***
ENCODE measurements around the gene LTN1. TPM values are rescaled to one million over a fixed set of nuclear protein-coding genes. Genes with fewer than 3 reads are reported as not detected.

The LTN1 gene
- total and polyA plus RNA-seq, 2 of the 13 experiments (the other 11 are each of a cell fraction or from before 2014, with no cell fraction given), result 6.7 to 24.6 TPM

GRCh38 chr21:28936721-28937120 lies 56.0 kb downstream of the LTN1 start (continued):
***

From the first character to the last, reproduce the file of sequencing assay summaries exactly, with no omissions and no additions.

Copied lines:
ENCODE measurements around the gene LTN1. TPM values are rescaled to one million over a fixed set of nuclear protein-coding genes. Genes with fewer than 3 reads are reported as not detected.

The LTN1 gene
- total and polyA plus RNA-seq, 2 of the 13 experiments (the other 11 are each of a cell fraction or from before 2014, with no cell fraction given), result 6.7 to 24.6 TPM

GRCh38 chr21:28936721-28937120 lies 56.0 kb downstream of the LTN1 start (continued):